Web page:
Saturday, July 12, 2014


Now that my big summer tournament has come and gone, I am a little bit aimless. Although I'm a little relieved now that I can resume my summer "off-season"--you know, take a break from all the sweat and sunscreen and slow-ass foursomes and what not.

I enjoyed playing the tourney as well as--in a perverse way--all the stress and worry that went into prepping for it. It was good to have an objective--really inspired me to practice with some purpose. I needed something to propel the pedals on all those uptown trips to the Randall's Island driving range.

The full swing, the thing I was the most paranoid about, held up alright. I hit a third of greens in regulation and drove it into good positions on all but one hole. However I did notice myself overswinging all day, probably on account of nerves. I didn't quite bring the smooth range-swing over to the first tee. But my fundamentals, sweated over for the past few months, were sound enough that I couldn't totally screw things up with my animalistic lurching at the ball.

A few other weaknesses were laid bare during the round. For a couple days after the round I beat myself up pretty bad for shanking two dead simple chips, both with a 9-iron. What killed me emotionally was that if I simply manage to avoid the fucking hosel in both those instances (never mind hitting a good chip) I could've had the second place podium all to myself. I mean come on, that is not a lot to ask, even from a sorry teen 'capper.

But I see it clear now. I totally deserved what I got. That very same type of shank--with a short iron, out of the rough--had happened before. Only I never bothered to get to the root of the problem, to understand the mechanics of it.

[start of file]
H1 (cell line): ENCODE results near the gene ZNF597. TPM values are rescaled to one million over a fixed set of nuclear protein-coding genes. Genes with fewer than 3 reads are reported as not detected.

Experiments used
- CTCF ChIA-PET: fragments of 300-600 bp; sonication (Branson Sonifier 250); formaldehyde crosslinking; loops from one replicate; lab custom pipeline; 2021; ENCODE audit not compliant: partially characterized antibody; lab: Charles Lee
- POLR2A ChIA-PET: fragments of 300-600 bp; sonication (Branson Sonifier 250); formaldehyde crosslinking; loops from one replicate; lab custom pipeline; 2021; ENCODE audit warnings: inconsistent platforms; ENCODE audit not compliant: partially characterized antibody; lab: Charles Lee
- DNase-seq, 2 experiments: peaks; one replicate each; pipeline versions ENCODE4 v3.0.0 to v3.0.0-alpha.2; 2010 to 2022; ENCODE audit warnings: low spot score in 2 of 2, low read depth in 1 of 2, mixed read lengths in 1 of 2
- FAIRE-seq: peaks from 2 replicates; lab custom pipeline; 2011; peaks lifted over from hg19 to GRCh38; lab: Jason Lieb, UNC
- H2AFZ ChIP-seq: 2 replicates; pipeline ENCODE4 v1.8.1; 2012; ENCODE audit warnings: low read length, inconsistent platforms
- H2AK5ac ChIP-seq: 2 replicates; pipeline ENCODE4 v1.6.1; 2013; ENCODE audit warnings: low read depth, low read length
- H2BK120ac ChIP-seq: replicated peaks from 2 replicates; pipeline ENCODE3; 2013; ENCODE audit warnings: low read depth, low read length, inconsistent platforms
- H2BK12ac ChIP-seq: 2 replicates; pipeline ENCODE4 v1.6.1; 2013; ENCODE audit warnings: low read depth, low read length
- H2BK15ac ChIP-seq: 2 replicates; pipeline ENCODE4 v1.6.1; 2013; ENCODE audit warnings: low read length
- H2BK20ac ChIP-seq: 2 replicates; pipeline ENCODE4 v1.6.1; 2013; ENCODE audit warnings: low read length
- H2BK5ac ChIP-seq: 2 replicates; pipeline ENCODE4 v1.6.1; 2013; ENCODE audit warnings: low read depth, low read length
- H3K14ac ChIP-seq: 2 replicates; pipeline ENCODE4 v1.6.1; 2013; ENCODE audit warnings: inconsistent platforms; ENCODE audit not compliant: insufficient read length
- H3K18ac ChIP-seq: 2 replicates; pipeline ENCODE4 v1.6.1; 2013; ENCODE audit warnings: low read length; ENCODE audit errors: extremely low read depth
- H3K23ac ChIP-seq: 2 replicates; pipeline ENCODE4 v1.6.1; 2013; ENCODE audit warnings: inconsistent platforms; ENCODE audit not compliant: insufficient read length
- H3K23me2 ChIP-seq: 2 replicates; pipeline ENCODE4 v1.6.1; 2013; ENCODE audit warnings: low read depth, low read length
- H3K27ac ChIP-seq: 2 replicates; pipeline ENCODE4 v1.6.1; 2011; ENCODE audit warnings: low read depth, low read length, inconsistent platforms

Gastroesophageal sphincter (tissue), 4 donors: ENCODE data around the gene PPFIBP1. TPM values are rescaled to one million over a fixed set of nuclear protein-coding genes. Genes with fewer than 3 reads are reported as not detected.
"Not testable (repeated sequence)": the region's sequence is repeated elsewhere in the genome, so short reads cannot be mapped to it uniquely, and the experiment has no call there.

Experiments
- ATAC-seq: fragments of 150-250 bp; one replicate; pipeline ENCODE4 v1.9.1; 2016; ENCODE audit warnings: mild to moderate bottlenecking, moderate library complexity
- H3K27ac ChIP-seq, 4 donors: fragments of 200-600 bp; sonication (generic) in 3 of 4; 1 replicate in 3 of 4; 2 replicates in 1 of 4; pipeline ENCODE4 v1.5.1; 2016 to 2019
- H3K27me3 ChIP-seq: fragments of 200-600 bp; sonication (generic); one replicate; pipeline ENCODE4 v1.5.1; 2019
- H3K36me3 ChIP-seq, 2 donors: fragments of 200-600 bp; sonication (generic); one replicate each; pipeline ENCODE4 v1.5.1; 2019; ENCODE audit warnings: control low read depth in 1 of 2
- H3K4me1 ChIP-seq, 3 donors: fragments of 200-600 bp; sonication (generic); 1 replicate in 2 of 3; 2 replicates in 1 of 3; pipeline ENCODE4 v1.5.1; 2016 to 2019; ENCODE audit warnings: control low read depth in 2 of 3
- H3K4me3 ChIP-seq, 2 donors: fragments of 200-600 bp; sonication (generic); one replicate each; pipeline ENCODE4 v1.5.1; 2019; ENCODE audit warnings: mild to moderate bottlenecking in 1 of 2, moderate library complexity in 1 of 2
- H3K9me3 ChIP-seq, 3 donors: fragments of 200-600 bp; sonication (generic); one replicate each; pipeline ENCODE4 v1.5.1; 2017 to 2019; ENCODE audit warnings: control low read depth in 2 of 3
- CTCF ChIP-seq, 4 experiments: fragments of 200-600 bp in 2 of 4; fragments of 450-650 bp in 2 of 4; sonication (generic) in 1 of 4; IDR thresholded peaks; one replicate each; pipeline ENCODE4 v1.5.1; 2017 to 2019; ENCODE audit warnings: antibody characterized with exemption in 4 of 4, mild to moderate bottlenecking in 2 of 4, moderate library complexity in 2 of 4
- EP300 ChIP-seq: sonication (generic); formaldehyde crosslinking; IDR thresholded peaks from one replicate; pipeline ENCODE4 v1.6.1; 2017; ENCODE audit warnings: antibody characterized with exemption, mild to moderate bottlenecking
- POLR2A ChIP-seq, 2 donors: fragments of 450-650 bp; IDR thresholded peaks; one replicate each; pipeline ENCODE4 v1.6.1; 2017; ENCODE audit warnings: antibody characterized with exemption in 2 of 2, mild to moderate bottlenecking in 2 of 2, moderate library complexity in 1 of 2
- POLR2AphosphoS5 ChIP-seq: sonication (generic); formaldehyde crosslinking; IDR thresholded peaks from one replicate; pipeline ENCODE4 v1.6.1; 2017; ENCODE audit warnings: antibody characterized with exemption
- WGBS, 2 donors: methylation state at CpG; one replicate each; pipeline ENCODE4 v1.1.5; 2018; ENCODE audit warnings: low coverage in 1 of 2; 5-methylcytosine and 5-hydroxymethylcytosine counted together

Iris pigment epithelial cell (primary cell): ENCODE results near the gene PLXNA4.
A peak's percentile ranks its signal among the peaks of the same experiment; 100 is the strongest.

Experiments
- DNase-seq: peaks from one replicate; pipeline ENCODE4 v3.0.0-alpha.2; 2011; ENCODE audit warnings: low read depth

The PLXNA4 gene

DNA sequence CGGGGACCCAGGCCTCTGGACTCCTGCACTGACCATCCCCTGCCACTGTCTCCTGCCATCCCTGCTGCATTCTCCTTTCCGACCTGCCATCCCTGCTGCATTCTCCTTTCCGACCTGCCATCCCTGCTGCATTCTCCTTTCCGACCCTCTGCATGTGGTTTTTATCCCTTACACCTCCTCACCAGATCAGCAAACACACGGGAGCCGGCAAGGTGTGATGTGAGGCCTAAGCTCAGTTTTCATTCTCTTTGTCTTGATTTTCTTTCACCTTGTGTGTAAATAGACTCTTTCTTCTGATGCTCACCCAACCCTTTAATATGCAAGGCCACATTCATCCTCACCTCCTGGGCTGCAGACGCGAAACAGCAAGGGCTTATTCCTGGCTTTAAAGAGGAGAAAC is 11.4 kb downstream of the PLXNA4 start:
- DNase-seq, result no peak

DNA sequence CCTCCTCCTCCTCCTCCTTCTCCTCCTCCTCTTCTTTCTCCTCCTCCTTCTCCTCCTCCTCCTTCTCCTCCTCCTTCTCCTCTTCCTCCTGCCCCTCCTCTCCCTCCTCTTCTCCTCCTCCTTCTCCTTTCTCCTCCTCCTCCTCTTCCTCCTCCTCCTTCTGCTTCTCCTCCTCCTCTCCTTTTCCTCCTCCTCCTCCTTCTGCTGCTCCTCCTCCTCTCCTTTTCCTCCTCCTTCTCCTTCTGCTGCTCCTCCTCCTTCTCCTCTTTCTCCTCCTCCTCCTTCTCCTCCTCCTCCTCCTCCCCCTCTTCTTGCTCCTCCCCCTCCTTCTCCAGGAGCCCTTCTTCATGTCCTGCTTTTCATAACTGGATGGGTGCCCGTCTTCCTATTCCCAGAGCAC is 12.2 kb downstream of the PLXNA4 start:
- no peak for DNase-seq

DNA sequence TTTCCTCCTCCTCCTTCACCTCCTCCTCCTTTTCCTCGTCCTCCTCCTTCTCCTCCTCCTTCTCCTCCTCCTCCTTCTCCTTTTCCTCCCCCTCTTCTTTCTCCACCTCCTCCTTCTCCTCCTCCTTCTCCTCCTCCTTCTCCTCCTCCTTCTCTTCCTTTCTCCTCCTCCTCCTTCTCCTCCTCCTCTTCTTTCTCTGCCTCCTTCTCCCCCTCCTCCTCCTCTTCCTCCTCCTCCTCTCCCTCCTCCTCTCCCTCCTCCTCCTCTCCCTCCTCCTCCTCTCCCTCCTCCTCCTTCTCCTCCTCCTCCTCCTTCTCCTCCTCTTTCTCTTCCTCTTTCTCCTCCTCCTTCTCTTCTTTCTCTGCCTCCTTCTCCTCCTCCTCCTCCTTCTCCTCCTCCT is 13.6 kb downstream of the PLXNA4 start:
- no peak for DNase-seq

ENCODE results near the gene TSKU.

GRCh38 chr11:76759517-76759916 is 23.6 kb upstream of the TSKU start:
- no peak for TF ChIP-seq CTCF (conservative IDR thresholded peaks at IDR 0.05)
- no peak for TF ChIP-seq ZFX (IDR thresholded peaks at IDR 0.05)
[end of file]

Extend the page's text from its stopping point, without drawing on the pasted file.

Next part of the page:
I see now that the fatal flaw was a simple case of taking the club back too far inside, and then from there swinging it out towards right field rather than following the path of an open stance and shoulders. Pretty basic stuff; was that so friggin' hard? No. And there were opportunities to address this snafu when it came up in the past, but like a chump I tried instead to stuff it in the closet, write it off as some sort of random goblin that just appears for no reason--maybe if I just ignore it hard enough it'll go away.

So philosophically speaking those two shanks didn't just happen during the tournament--they had been spawned much earlier and were simply gestating, lying in wait for me to make that inside-out stroke again.

There were a couple other issues that slapped me in the face during that round. For one I'm now hitting it too high with the mid and short irons. This is a one-dimensional way to play and a liability in the wind. Twice on that day I struck approach shots solidly with full-bore swings, and they ballooned straight upwards into headwinds and fell short. So now, I practice hitting it lower. Also I am still a bit clenched while putting, still kind of putting with a bit of fear instead of the balls-out arrogance needed to get it in the hole.

Also remembered that the sun was unmerciful and by the end of the round my retinas felt blasted. If only there was some product that could sort of shield the eyes from the effects of the terrible fireball. I'll have to look into it. Maybe I need to tap into my inner Na Yeon Choi and rock some kind of robo-eye protection on the course. I guess this is what happens when you get old--you start griping about things like sunlight.

Going forward I'll lay out a couple of goals to shoot for. First I have to score myself out of the teens. With all due respect to the teen handicap lifers, I need out of here. I am getting close--currently 13.4. The other thing is, for my own morale it'd be great to break 80 for 18 holes and hopefully do it before the summer's over. It has been too long.

Now, I shall take a little break from Marine Park. It is the best course in this golf-forsaken city but the commute is excruciating, for this Manhattan guy at least. In summer beach season the bus fills up to full capacity at Rockaway Beach, rendering the whole busline useless to anyone else along the route; it's a whole thing. It's going to be nice not having to swim against the massive Brooklyn/Queens human currents just trying to get to the course and back home.

1 comment:

  1. No matter. T- 2 is a great showing.



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